Scalable thermochemical energy storage for renewable energy

 

  • RedoxBlox has developed a high-temperature TCES technology which boasts energy density on par with lithium-ion battery technology, while utilizing inexpensive and abundant raw materials.

The company’s storage material operates at temperatures up to 1,500 C and can be fully charged in less than four hours. It is billed as non-toxic, non-flammable, and fully recyclable.

The RedoxBlox storage module features a vessel filled with a proprietary and abundantly available, low-cost metal oxide material. To charge, renewable electricity heats the metal oxide pellets from 1,000 C to 1,500 C, triggering a chemical reaction that releases oxygen and stores heat in the form of chemical energy.

Later, when stored energy is needed, air is directed through the module and the metal oxide consumes oxygen to reverse the reaction and release heat to the air. Hot air from the RedoxBlox module can then deliver heat to an array of industrial processes or to a gas turbine to generate electricity, thus serving as a drop-in replacement for natural gas.

With its solution, RedoxBlox aims to enable electrification of industrial heat for the difficult-to-decarbonize sectors including – cement, steel, food and beverage, refining and chemicals manufacturing. It also seeks to enable more renewable electricity sources such as solar and wind to come onto the electrical grid through ultra-low-cost energy storage.

Since 2018, when it identified proprietary redox material with record-breaking energy density of 2,500 MJ/m3, RedoxBlox has passed numerous milestones both in terms of technology development and funding.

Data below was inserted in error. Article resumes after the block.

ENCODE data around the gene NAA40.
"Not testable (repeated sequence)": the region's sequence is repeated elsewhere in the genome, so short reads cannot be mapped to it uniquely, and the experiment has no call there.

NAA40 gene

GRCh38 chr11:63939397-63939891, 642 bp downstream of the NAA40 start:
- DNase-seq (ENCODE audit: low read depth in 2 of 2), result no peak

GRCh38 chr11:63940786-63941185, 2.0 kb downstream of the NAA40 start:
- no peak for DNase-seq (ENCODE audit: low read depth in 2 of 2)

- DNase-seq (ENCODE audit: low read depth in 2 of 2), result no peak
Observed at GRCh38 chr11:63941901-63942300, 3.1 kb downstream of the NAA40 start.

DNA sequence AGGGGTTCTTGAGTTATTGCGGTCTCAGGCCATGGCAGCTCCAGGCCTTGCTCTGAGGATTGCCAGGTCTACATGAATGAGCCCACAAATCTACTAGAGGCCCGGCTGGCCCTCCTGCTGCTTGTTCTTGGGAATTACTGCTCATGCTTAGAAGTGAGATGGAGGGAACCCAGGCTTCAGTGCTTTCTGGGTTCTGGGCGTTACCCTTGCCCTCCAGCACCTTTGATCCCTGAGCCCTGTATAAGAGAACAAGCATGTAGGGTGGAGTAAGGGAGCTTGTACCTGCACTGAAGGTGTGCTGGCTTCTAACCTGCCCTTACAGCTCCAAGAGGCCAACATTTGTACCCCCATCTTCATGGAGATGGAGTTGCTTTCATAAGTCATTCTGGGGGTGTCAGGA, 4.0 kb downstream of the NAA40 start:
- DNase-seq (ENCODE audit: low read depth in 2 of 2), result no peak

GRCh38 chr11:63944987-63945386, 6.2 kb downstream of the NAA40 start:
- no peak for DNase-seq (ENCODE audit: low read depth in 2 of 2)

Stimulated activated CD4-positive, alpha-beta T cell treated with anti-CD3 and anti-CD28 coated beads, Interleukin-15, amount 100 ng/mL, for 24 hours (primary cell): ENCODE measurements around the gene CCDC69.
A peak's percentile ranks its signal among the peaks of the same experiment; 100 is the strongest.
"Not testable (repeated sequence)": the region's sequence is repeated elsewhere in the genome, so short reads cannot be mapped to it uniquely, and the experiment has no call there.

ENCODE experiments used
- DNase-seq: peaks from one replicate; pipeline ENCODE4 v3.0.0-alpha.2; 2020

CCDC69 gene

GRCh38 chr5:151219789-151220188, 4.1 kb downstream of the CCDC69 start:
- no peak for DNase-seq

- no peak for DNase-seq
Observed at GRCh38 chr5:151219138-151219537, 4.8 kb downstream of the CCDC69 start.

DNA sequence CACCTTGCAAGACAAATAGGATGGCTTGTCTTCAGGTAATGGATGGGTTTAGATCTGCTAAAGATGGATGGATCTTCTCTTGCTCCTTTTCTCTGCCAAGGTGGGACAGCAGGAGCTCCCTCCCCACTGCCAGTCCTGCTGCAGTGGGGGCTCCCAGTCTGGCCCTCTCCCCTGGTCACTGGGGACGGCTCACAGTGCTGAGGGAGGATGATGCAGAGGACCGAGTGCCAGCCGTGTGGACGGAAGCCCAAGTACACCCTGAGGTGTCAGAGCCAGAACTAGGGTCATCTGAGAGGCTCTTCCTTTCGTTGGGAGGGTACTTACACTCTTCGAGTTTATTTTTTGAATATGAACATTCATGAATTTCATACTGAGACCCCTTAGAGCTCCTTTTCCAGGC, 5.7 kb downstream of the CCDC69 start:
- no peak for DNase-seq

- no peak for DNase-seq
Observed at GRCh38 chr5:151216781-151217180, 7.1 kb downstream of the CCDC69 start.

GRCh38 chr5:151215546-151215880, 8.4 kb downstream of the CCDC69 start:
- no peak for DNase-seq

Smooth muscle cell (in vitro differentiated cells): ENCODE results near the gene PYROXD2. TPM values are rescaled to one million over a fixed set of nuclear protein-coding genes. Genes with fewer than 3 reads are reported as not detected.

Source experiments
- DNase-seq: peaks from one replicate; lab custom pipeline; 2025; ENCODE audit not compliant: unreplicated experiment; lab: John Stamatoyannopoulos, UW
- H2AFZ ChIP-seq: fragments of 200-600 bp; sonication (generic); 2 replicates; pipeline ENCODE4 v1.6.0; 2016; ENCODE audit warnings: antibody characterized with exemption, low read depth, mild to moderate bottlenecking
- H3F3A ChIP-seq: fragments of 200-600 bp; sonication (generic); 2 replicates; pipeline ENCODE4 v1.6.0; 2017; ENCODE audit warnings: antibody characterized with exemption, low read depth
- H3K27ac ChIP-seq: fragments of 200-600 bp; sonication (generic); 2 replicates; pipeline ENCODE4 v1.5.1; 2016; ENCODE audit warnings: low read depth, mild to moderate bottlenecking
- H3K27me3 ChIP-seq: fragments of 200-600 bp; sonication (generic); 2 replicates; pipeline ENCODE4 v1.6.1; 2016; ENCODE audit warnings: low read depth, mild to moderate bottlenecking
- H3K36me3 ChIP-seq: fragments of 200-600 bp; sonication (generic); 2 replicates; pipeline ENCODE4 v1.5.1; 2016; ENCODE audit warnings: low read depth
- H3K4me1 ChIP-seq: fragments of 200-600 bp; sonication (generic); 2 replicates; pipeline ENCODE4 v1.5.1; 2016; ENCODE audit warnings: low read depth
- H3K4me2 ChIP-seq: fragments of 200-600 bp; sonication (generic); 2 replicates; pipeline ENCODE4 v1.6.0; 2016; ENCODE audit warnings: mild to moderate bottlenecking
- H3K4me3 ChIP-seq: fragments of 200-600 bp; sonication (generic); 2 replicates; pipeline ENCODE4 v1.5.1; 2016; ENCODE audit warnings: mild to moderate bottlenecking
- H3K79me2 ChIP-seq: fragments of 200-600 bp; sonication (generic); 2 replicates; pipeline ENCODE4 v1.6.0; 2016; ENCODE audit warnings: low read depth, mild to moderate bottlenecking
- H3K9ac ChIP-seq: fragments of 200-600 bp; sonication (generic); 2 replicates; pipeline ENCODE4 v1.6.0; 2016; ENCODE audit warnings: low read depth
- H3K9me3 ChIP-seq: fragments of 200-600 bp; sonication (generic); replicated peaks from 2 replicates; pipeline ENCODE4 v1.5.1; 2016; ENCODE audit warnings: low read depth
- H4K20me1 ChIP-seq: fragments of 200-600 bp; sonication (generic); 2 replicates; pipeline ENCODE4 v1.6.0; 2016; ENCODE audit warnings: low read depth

The company said this week that it has secured $8.9 million from the California Energy Commission (CEC) and $6.7 million from the US Department of Energy (DOE).

These grants follow the company’s $9.4 million Series A financing led by Khosla Ventures for a total of $25 million to support demonstrations of RedoxBlox’s TCES technology.

In partnership with the University of California, San Diego (UCSD) and the Electric Power Research Institute (EPRI), the CEC selected RedoxBlox to pioneer long-duration energy storage solutions. Hosted by UCSD, the project will leverage RedoxBlox’s technology to power a turbogenerator, providing up to 24 hours of energy storage capacity.

Similarly, the DOE’s Industrial Efficiency and Decarbonization Office selected RedoxBlox for a first-of-its-kind, industrial-scale TCES, conducted in partnership with Dow and EPRI. This application will showcase the decarbonization of industrial steam at the Dow West Virginia plant through electrification using long-duration TCES.

“Our goal is simple: use electrification and thermochemical energy storage to compete as a zero-carbon replacement for natural gas,” said RedoxBlox CTO Joerg Petrasch. “We have proven the science. Our focus now is to scale up to commercially relevant sizes. Funding from the DOE and CEC across two large markets and the partnerships with our customers across multiple industrial sectors are key enablers.”

In addition to Khosla Ventures, RedoxBlox is backed by top climate technology firms, including Breakthrough Energy Ventures (BEV). BEV led the company’s Seed round and participated in its Series A fundraising round.

RedoxBlox has operations in the United States and Europe. The company’s main headquarters and R&D facility are in San Diego, California. It also has a large-scale prototype testing facility in Bend, Oregon. Its European subsidiary is based in Dornbirn, Austria.

Author: Marija Maisch

This article was originally published in pv magazine and is republished with permission.

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